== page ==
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Monetary and fiscal policy in a liquidity trap: the Japanese experience 1999-2004

  • Mitsuru Iwamura
  • Takeshi Kudo
  • Tsutomu Watanabe
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    We characterize monetary and fiscal policy rules to implement optimal responses to a substantial decline in the natural rate of interest, and compare them with policy decisions made by the Japanese central bank and government in 1999—2004. First, we find that the Bank of Japan’s policy commitment to continuing monetary easing until some prespecified conditions are satisfied lacks history dependence, a key feature of the optimal monetary policy rule. Second, the term structure of the interest rate gap (the spread between the actual real interest rate and its natural rate counterpart) was not downward sloping, indicating that the Bank of Japan’s commitment failed to have sufficient influence on the market’s expectations about the future course of monetary policy. Third, we find that the primary surplus in 1999—2002 was higher than predicted by the historical regularity, implying that the Japanese government deviated from the Ricardian rule toward fiscal tightening. These findings suggest that inappropriate conduct of monetary and fiscal policy during this period delayed the timing to escape from the liquidity trap.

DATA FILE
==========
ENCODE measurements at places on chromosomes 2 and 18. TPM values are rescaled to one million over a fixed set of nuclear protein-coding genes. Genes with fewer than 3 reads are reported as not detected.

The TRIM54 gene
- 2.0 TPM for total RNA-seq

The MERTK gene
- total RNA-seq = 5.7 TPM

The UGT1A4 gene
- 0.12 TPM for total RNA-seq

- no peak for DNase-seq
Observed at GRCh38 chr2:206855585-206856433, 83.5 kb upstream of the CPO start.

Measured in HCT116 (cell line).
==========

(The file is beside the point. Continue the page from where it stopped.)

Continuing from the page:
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    Article provided by Federal Reserve Bank of San Francisco in its journal Proceedings.

    Volume (Year): (2005)
    Issue (Month): ()

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    Handle: RePEc:fip:fedfpr:y:2005:x:4
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